Opera fixes vulnerabilities and Microsoft announces April's fixes

Published: 2008-04-03
Last Updated: 2008-04-03 19:52:15 UTC
by Bojan Zdrnja (Version: 1)
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Opera released a new version of their browser (9.27) that fixes two remotely exploitable vulnerabilities (http://www.opera.com/support/search/view/881/ and http://www.opera.com/support/search/view/882/). The update can be downloaded from http://www.opera.com/download/.

Microsoft also released advance notification about this month's black Tuesday. And it looks like it will be a busy day for sure: Microsoft announces 8 security advisories (5 critical and 3 important), as well as some other non-security patches. More information is available at http://www.microsoft.com/technet/security/bulletin/ms08-apr.mspx.

Keywords: microsoft opera
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VB detection: is it so difficult?

Published: 2008-04-03
Last Updated: 2008-04-03 13:57:25 UTC
by Bojan Zdrnja (Version: 1)
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One of our readers submitted a malware sample his machine got infected with recently. The sample was a worm written in Visual Basic, so it was an easy analysis.

The worm offered nothing new really – the only thing that surprised me was how destructive it is (today we normally see only sneaky malware that tries to stay on your system as long as possible). Except setting dozens of registry keys to disable certain executables from being run (such as Anti Virus programs, but simple programs as Notepad as well), it did something really nasty:

set yeah=fso.CreateTextFile("C:\Northstar.bat")
yeah.WriteLine "@echo off"
yeah.WriteLine "cls"
yeah.WriteLine "deltree C:\Program Files\*.*"


In other words, it tries to delete all the files under the Program Files directory. Besides this, it tries to delete two other files:

Set k = fso.GetFile("c:\windows\explorer.exe")
Set k = fso.GetFile("c:\windows\regedit.exe")


Due to Windows File Protection, this will fail, but we can see that the malware author decided to be very destructive (the worm replicates itself to all available shares and disks before this).

After playing with it I decided to see what's the AV coverage of this (simple) piece of malware … and the result was shocking. On VirusTotal, only 11 out of 32 AV detected it:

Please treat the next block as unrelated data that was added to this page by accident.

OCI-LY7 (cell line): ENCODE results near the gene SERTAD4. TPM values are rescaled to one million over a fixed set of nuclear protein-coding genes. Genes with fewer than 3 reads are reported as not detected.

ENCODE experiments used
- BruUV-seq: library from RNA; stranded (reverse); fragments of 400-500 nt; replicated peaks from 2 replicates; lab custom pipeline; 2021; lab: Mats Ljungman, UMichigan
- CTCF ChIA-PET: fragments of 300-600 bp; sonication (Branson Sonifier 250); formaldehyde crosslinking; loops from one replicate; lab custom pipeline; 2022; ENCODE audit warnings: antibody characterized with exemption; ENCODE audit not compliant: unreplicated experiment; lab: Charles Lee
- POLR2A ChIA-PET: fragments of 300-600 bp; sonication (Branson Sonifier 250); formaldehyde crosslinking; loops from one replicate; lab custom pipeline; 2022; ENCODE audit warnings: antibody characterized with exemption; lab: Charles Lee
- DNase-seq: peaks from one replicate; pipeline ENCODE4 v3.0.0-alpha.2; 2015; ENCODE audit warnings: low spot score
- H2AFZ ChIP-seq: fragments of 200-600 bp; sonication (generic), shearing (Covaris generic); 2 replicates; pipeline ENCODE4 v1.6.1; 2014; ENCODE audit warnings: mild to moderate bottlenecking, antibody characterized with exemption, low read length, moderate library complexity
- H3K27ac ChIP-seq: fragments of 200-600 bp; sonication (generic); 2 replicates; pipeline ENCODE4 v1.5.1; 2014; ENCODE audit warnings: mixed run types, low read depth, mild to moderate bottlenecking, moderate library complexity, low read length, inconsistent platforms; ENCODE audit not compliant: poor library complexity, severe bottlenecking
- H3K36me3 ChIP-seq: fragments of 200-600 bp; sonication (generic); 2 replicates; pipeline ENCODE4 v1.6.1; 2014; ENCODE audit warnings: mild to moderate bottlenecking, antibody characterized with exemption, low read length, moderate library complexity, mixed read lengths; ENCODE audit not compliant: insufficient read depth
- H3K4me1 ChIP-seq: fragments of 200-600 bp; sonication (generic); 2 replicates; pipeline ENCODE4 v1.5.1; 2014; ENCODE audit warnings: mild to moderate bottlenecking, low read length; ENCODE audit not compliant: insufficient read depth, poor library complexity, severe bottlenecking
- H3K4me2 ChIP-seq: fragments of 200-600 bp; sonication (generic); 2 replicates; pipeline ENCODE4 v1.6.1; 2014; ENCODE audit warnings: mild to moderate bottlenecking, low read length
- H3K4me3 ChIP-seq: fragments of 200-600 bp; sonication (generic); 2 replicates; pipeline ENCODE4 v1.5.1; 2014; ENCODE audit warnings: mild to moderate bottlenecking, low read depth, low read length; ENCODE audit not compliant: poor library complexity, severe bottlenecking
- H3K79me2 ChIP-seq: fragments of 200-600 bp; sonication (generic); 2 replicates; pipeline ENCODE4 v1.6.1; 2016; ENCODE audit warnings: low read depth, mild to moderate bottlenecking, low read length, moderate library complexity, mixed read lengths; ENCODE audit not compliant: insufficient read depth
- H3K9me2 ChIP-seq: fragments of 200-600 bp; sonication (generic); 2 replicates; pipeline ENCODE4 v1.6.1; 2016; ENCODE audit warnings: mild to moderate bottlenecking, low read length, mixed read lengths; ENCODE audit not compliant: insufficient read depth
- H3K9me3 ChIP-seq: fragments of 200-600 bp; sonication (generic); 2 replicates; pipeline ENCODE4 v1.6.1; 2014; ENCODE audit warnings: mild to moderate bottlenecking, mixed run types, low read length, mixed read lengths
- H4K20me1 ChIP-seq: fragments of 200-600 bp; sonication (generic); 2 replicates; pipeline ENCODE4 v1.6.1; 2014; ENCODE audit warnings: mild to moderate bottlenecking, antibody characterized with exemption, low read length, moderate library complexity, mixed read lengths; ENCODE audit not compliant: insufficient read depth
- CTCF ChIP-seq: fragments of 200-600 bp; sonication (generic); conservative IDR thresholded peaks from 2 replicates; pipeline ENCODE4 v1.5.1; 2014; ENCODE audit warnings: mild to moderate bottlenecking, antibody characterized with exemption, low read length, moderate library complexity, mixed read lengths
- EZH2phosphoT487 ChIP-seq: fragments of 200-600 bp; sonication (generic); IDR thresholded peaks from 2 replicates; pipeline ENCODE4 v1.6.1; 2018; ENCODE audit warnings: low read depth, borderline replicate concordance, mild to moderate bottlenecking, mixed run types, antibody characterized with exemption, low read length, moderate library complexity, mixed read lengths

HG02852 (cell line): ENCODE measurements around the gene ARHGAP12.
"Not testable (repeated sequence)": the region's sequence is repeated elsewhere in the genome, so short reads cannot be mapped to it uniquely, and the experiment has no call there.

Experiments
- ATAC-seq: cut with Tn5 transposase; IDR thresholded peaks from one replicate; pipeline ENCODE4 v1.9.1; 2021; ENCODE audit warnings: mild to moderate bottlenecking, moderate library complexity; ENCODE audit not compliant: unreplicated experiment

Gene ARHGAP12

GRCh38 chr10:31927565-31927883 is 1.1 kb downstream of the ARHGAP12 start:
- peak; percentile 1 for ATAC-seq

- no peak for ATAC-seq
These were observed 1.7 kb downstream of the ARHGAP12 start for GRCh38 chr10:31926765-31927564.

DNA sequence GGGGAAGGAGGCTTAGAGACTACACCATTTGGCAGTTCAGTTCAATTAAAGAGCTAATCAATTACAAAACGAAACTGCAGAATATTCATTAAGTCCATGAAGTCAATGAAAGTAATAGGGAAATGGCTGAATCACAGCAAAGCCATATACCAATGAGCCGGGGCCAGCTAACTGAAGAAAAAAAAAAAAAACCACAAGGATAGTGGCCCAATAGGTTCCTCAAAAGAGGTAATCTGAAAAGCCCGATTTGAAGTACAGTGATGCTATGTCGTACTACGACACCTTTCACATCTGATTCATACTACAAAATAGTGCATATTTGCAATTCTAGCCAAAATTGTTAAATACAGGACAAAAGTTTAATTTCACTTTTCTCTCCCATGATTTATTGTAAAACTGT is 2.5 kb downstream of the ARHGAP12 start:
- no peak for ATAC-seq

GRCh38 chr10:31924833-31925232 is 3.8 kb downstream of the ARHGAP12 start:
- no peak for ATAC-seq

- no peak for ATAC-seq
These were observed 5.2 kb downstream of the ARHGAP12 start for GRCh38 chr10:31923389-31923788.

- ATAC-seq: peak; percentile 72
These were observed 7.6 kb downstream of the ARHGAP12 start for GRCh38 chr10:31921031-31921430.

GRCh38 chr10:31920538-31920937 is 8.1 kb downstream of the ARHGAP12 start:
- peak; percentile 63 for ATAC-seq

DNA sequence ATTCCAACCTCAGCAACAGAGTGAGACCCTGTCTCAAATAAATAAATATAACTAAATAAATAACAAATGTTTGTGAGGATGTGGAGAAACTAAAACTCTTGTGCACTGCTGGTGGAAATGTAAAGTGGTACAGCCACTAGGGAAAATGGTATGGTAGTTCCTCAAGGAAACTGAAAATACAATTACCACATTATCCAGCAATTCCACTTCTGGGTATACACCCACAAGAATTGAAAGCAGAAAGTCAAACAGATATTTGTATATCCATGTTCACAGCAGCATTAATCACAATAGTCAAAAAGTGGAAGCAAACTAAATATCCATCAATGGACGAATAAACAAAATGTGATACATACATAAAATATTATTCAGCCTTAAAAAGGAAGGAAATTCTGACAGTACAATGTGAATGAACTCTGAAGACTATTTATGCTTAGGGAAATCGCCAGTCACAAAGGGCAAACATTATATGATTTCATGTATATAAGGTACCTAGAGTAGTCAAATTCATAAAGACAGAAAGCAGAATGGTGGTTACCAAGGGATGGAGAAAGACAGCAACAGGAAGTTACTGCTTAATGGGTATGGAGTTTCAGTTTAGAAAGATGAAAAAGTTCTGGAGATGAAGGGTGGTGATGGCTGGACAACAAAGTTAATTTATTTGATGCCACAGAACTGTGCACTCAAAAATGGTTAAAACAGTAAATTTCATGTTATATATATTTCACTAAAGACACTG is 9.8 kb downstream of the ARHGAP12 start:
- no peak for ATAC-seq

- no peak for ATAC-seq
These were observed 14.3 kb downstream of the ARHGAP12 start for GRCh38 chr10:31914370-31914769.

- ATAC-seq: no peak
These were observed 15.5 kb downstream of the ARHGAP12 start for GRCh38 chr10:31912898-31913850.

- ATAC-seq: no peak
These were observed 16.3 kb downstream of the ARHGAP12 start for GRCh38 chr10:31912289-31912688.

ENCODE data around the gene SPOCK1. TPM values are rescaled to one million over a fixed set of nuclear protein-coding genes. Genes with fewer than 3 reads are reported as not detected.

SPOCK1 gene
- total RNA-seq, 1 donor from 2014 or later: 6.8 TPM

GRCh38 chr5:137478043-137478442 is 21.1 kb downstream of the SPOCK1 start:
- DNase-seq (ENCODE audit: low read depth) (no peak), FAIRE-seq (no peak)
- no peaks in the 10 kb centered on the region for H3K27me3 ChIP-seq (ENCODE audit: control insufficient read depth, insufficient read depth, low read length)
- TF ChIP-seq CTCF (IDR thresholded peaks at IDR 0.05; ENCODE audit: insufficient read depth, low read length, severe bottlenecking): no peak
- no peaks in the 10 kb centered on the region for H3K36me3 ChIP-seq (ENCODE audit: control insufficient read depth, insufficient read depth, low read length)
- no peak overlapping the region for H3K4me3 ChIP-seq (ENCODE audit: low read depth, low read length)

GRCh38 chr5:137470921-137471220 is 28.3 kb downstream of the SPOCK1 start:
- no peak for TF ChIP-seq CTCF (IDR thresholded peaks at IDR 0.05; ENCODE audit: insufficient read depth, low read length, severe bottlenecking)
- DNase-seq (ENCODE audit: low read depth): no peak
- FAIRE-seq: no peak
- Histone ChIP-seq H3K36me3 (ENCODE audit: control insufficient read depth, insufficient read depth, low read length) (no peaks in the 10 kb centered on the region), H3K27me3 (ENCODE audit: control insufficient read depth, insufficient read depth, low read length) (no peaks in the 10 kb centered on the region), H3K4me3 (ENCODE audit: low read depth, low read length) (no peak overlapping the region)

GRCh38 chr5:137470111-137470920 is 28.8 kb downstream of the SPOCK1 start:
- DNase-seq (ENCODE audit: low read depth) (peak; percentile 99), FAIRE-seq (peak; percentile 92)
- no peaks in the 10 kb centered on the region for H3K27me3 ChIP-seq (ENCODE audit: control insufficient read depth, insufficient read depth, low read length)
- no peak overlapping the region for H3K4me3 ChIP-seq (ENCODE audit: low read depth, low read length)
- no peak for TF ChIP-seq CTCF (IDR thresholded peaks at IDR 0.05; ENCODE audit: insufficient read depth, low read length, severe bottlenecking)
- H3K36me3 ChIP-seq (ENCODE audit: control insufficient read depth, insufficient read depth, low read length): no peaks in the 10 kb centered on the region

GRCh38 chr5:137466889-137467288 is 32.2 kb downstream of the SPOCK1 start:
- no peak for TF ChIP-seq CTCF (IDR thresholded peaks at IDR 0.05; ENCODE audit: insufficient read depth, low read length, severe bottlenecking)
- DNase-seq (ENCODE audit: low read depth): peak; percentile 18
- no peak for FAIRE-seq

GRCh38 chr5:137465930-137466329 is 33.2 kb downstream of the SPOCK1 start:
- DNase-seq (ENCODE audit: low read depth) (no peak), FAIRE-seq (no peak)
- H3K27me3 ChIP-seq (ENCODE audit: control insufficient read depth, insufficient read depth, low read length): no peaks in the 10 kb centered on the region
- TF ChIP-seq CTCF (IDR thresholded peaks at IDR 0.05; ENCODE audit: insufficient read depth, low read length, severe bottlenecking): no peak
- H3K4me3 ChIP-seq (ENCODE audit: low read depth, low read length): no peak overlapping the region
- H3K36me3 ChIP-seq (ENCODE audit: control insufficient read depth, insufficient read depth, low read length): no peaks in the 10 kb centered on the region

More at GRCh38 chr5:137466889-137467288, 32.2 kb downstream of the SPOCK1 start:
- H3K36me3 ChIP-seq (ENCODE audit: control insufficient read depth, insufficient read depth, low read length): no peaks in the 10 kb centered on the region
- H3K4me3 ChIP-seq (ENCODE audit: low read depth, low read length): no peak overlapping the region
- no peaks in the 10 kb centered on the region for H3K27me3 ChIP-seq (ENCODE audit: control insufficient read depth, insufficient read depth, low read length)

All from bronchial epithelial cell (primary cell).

AntiVir      2008.04.03          VBS/Zapchast
AVG     2008.04.02          VBS/Small
BitDefender  7.2           2008.04.03          Win32.Ariss.A@mm
DrWeb  2008.04.03          modification of VBS.Generic.458
eSafe      2008.04.01          VBS.Crystal
F-Secure     6.70.13260.0  2008.04.03          Type_Script
Kaspersky     2008.04.03          Type_Script
NOD32v2      2998          2008.04.03          VBS/SysLock.A
Panda       2008.04.02          Suspicious file
Rising   2008.04.02          Worm.Larisa.a

Webwasher-Gateway  6.6.2   2008.04.03          Script.Soad.2

As you can see, most major anti-virus programs missed this (very simple) piece of malware. We've sent the sample to them so hopefully they will start detecting it soon, but this is another example of why we must not ignore old(er) technologies that the bad guys still rely on.



Keywords: malware worm
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A bag of vulnerabilities (and fixes) in QuickTime

Published: 2008-04-03
Last Updated: 2008-04-03 12:14:28 UTC
by Bojan Zdrnja (Version: 1)
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Apple released QuickTime version 7.4.5 which addresses 11 vulnerabilities. Vulnerabilities range from denial of service attacks, information leaks to (of course) remote code execution.

Since QuickTime for all operating systems is affected (Mac OS X, Windows XP, Vista), we recommend that you update as soon as possible.

More information about the update is available at http://support.apple.com/kb/HT1241 and files can be downloaded directly from http://www.apple.com/support/quicktime/.